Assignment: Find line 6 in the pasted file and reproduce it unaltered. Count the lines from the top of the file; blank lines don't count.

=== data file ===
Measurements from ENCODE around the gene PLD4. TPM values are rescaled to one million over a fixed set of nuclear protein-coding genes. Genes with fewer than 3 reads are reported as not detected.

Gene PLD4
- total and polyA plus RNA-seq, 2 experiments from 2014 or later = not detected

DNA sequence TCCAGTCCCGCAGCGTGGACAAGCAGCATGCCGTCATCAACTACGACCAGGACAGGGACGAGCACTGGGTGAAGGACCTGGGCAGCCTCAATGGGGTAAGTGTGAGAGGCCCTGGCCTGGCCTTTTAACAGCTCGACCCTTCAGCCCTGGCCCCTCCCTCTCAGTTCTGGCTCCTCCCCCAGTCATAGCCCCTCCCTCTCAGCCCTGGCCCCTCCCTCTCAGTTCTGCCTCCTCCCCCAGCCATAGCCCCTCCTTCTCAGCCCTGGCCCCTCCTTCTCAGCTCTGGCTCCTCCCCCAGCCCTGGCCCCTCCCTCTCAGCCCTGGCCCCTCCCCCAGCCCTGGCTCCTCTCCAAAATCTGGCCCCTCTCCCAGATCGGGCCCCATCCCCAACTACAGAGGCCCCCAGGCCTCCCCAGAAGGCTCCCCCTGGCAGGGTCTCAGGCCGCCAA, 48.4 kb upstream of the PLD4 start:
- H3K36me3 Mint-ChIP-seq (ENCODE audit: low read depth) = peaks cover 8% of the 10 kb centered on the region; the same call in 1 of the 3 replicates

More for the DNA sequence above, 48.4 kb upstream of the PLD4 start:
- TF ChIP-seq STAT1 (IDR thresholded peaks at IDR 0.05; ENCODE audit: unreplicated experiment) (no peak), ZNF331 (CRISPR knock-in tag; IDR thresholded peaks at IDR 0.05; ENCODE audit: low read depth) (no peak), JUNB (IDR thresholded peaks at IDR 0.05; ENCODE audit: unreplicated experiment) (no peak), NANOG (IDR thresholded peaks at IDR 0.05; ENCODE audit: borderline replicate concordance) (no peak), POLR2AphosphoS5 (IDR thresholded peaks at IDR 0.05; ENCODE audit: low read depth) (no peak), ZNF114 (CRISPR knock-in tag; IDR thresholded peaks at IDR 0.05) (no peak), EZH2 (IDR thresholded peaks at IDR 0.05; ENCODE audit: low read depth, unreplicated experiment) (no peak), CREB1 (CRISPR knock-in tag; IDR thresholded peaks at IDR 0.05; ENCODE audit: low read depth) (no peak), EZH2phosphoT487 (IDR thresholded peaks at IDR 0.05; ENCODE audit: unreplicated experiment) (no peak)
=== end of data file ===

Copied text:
More for the DNA sequence above, 48.4 kb upstream of the PLD4 start: